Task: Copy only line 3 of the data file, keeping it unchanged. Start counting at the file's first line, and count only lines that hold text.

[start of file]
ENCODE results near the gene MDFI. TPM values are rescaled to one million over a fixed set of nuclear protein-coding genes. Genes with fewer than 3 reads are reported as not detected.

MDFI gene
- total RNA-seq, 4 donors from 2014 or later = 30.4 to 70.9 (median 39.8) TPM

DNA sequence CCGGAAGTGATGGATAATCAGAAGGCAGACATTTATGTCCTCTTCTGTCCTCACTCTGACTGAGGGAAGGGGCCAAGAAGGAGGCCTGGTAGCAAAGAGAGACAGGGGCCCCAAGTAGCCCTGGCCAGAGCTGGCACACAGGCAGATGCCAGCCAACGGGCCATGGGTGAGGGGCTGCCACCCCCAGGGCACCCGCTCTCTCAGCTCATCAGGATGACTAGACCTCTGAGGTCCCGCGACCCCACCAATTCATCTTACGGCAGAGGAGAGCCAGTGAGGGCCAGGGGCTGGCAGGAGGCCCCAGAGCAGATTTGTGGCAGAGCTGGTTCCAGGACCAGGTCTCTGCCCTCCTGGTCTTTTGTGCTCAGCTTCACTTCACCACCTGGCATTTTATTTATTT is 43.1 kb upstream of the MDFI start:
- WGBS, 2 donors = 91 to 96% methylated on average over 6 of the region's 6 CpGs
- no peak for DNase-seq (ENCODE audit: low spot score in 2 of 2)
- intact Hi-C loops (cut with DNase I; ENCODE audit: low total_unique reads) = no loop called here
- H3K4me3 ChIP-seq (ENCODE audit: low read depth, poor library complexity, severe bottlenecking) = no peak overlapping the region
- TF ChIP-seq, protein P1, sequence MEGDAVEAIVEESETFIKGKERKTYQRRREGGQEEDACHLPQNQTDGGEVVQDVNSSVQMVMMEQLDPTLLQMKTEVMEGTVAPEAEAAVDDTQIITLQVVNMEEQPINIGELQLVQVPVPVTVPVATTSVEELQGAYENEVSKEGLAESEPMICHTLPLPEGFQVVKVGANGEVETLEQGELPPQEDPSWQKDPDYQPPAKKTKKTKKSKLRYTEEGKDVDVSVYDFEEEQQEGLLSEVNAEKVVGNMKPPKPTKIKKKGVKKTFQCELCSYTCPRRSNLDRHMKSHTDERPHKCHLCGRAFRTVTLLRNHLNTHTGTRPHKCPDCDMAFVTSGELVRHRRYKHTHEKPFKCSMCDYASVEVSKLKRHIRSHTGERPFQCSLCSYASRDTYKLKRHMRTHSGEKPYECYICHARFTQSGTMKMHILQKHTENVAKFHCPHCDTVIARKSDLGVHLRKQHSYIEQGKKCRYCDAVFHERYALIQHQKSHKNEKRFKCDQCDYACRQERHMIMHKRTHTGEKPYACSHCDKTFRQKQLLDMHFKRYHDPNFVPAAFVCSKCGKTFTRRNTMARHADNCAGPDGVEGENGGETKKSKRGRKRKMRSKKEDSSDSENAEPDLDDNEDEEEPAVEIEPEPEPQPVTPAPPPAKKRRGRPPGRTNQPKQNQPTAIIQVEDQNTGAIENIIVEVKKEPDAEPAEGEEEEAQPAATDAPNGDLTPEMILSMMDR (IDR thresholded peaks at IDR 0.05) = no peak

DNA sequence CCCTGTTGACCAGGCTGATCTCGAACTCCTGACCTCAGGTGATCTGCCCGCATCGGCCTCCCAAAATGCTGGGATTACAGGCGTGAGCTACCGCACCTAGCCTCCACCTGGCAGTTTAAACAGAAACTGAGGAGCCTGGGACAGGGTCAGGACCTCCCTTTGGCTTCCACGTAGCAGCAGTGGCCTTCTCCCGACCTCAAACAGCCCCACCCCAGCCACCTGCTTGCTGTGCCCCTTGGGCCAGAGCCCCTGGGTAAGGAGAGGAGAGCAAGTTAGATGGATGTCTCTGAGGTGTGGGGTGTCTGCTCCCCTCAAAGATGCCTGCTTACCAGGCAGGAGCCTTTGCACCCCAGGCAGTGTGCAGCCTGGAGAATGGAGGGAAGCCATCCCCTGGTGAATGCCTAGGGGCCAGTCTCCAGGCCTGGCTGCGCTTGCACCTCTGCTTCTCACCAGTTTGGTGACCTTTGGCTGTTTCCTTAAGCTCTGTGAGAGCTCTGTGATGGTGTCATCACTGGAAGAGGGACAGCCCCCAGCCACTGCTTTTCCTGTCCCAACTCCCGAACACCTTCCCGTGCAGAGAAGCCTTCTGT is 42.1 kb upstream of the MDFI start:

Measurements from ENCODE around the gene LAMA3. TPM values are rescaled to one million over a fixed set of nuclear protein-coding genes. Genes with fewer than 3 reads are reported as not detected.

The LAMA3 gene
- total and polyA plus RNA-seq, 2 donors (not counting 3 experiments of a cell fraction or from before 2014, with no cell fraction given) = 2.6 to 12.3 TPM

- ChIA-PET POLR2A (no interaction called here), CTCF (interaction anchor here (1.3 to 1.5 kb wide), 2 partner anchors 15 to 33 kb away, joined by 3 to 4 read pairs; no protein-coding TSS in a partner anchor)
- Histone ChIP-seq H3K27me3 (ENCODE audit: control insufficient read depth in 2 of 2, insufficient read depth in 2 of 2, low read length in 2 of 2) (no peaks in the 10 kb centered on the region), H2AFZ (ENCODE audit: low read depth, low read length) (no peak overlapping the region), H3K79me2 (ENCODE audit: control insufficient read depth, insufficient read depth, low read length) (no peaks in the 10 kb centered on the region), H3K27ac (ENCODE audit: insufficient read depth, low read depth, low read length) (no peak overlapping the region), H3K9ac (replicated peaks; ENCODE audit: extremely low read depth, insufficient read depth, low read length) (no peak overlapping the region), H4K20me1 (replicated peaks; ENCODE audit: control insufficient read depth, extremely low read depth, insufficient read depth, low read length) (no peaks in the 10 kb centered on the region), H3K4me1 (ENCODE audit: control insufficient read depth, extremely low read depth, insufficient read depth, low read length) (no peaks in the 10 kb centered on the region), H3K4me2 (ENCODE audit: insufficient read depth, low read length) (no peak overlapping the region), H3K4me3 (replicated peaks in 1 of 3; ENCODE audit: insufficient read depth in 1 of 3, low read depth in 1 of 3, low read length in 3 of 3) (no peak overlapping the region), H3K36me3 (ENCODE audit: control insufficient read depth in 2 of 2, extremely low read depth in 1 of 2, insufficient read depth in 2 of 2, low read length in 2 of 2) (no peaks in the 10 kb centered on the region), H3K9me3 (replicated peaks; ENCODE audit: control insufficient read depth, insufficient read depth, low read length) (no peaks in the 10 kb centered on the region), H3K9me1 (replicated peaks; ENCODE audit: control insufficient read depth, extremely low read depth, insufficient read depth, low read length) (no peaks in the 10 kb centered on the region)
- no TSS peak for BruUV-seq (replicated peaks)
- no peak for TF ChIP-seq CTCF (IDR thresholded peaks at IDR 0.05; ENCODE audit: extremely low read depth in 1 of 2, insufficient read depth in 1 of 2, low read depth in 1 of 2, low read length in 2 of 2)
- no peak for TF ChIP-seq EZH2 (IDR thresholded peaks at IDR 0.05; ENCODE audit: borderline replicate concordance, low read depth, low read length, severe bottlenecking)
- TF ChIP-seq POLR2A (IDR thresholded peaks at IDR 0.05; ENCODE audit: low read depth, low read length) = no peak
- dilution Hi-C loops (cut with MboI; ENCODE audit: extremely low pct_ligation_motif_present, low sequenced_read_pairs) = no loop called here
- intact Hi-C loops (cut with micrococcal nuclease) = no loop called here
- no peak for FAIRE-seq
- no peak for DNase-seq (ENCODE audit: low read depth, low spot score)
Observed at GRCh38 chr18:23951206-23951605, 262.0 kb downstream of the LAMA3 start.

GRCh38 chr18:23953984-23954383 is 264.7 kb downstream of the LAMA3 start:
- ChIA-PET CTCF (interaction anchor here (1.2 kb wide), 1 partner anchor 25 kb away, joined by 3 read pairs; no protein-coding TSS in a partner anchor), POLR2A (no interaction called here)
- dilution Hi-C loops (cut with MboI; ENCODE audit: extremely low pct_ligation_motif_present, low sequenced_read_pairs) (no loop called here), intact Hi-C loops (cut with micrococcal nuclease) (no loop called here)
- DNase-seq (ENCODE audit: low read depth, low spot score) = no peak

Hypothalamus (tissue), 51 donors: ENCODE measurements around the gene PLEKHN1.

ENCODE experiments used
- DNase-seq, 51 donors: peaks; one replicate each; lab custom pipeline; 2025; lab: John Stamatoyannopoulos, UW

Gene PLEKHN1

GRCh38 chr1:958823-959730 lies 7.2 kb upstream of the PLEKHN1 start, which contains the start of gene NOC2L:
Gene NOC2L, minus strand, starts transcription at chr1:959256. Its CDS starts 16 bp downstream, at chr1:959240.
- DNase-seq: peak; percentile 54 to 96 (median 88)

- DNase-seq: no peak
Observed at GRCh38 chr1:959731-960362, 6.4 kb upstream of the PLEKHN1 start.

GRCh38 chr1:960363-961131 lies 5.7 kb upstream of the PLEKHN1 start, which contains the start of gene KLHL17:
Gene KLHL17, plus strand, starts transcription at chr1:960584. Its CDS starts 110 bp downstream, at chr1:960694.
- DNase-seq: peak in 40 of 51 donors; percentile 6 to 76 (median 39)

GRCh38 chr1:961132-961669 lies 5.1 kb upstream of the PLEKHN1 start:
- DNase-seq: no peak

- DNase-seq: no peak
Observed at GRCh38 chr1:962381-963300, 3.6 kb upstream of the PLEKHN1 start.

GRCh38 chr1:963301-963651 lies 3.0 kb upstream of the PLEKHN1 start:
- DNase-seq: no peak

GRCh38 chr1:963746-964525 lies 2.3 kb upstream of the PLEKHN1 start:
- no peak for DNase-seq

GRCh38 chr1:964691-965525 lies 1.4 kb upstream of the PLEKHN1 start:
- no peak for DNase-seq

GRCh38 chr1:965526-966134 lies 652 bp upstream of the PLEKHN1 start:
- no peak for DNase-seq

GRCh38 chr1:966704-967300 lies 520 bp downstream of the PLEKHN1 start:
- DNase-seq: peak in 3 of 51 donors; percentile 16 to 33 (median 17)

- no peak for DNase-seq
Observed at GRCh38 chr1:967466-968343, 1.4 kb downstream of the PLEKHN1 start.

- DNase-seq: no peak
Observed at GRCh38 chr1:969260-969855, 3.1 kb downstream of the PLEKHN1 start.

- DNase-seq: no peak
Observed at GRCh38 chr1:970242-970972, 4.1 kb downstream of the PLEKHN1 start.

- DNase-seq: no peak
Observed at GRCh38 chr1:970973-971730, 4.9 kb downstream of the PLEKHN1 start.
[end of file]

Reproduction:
- total RNA-seq, 4 donors from 2014 or later = 30.4 to 70.9 (median 39.8) TPM